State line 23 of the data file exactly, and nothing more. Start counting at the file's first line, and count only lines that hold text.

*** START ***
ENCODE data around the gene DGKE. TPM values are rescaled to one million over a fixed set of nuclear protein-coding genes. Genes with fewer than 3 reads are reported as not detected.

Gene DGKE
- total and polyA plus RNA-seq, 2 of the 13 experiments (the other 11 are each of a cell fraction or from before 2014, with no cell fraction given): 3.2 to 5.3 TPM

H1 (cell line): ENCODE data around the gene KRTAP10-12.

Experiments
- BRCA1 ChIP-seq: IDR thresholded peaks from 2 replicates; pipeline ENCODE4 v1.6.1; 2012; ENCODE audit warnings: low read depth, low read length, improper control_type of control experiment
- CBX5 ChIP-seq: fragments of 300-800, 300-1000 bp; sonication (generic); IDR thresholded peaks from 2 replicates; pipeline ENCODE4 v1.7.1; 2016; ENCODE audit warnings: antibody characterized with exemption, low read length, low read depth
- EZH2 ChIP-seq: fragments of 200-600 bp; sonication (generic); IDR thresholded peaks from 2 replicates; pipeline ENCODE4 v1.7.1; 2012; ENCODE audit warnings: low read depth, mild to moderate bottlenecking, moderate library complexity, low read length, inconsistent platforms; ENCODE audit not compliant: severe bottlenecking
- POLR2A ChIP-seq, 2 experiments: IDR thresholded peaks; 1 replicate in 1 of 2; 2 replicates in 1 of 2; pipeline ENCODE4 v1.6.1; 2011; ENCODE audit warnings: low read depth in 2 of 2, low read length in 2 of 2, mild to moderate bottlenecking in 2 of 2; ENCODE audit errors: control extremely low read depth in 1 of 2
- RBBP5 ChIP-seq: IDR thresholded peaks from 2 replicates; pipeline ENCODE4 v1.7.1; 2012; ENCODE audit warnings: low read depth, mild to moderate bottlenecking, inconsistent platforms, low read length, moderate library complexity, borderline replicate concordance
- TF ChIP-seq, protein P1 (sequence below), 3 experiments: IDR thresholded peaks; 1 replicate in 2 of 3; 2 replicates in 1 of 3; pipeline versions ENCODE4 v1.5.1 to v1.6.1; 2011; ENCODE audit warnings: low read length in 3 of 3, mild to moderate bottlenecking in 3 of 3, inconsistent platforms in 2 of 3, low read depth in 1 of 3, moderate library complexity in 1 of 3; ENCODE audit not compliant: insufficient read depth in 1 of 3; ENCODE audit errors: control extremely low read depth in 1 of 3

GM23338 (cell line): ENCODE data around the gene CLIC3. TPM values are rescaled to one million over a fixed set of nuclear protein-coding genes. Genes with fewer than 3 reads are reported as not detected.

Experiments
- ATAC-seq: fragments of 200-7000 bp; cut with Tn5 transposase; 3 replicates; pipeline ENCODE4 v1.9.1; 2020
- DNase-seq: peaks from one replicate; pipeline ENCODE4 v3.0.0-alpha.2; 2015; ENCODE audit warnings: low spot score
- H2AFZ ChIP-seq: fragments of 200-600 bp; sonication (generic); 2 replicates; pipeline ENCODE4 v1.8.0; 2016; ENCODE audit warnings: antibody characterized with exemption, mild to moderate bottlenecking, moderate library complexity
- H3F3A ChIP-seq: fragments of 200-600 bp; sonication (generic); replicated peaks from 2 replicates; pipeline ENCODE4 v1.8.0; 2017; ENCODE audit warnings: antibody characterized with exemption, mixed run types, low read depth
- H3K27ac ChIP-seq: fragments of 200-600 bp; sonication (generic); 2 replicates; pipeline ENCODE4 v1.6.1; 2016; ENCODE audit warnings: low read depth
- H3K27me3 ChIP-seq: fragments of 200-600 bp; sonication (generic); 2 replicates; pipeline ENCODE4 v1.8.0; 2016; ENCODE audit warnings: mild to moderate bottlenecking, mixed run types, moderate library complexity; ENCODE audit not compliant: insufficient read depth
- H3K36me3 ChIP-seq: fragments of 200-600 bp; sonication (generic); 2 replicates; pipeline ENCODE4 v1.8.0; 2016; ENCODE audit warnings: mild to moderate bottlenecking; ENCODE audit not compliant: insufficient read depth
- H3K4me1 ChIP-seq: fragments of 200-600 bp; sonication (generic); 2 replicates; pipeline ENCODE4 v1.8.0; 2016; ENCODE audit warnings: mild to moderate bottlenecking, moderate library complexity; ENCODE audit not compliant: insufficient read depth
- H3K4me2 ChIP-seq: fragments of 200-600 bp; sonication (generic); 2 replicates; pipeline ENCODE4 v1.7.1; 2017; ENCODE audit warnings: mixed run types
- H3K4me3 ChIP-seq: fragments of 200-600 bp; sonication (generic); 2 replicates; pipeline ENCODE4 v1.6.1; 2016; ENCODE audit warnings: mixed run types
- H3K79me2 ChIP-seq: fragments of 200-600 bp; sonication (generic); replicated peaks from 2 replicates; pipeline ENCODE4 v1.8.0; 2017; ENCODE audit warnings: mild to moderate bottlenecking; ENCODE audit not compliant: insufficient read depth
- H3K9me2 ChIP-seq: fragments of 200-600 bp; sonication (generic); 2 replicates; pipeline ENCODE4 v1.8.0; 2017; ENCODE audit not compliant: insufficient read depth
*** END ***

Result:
- H3K4me3 ChIP-seq: fragments of 200-600 bp; sonication (generic); 2 replicates; pipeline ENCODE4 v1.6.1; 2016; ENCODE audit warnings: mixed run types